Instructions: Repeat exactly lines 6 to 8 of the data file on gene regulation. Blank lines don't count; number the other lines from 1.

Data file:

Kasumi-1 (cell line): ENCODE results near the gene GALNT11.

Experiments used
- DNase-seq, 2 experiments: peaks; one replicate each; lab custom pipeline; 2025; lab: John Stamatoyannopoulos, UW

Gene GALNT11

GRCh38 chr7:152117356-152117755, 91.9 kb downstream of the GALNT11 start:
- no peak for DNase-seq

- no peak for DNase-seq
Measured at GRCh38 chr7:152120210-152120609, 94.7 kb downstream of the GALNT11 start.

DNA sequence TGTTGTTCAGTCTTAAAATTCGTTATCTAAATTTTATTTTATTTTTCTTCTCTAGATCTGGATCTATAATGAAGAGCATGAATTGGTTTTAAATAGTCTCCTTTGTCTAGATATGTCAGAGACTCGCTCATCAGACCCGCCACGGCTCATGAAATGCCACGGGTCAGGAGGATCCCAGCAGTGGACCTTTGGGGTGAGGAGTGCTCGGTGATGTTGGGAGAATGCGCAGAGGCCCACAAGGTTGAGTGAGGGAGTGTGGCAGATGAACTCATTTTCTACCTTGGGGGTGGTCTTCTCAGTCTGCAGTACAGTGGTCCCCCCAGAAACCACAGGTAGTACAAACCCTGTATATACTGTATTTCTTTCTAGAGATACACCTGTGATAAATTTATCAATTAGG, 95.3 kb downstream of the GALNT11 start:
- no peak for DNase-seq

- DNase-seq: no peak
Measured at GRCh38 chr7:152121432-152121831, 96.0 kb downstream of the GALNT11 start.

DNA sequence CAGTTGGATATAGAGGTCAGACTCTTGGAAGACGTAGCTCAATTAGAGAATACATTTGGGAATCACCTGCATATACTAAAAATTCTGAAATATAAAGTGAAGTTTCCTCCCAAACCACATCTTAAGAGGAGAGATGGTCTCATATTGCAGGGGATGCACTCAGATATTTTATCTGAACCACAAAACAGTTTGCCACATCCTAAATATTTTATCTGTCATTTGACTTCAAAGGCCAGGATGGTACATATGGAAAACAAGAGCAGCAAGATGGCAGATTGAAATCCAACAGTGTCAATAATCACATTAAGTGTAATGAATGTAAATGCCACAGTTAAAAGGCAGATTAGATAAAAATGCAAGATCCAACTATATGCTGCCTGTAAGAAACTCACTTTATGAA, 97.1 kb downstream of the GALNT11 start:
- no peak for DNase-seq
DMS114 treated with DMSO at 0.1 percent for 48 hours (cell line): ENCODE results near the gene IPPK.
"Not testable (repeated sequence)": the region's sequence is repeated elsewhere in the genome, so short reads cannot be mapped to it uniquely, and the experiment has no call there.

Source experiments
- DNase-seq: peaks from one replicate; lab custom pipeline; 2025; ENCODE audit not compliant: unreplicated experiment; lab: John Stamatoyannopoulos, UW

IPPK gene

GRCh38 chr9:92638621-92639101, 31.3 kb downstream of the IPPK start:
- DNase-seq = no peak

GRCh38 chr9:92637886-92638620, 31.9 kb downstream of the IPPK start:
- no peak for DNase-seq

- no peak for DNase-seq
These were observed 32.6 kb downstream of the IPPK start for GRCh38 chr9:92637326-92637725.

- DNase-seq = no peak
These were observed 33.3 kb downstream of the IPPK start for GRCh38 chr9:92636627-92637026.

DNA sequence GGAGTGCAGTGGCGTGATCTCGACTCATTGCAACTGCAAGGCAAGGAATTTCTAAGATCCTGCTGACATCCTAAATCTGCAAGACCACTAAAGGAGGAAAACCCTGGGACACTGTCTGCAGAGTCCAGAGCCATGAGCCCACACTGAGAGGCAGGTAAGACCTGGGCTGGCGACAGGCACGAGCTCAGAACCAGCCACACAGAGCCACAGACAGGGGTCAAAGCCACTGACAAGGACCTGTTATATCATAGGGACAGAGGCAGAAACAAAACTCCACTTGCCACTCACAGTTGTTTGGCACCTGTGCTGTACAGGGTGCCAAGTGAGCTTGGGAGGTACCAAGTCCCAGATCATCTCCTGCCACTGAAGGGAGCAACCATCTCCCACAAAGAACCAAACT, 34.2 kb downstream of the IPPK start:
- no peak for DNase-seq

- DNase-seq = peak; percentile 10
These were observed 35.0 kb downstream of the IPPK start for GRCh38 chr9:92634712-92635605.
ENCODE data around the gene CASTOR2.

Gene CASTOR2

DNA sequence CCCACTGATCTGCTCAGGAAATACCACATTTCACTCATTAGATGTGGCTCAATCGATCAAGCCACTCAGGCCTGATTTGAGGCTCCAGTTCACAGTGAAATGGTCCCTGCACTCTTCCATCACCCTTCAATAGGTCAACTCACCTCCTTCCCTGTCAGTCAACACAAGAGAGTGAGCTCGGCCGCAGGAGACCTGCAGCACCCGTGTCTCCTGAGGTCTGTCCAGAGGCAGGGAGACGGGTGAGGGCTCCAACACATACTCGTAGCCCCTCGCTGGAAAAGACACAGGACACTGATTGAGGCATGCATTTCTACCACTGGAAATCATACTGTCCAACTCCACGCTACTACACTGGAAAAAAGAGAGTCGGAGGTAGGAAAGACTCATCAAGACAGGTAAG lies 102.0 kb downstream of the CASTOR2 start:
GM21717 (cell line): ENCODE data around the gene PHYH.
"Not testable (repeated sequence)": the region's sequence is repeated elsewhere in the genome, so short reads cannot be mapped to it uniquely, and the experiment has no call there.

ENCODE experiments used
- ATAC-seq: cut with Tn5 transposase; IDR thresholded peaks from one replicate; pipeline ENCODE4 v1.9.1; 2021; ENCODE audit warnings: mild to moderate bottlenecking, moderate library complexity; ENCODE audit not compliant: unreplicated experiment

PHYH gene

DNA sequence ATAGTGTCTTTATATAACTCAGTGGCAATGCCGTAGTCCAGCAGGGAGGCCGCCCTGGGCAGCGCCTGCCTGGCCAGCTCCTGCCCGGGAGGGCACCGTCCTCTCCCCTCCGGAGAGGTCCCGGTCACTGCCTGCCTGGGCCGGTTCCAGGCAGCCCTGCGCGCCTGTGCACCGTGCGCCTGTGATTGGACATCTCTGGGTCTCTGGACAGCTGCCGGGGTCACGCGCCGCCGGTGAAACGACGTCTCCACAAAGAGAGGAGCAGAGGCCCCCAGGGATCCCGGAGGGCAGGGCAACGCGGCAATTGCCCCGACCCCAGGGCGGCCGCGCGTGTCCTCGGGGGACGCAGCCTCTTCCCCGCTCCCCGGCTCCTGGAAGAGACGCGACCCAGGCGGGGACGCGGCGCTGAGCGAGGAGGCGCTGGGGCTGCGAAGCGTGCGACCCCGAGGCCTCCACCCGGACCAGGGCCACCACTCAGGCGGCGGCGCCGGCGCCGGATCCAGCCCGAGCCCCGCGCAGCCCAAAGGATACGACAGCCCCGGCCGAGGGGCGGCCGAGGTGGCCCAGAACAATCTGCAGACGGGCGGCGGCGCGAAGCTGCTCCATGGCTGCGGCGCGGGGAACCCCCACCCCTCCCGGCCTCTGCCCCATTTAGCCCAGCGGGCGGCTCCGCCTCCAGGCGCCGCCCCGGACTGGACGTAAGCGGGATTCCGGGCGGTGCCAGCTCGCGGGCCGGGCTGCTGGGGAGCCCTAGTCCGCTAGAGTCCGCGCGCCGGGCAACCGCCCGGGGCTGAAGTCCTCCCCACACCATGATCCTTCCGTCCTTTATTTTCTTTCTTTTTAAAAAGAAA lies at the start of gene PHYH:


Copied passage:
- no peak for DNase-seq

- no peak for DNase-seq
Measured at GRCh38 chr7:152120210-152120609, 94.7 kb downstream of the GALNT11 start.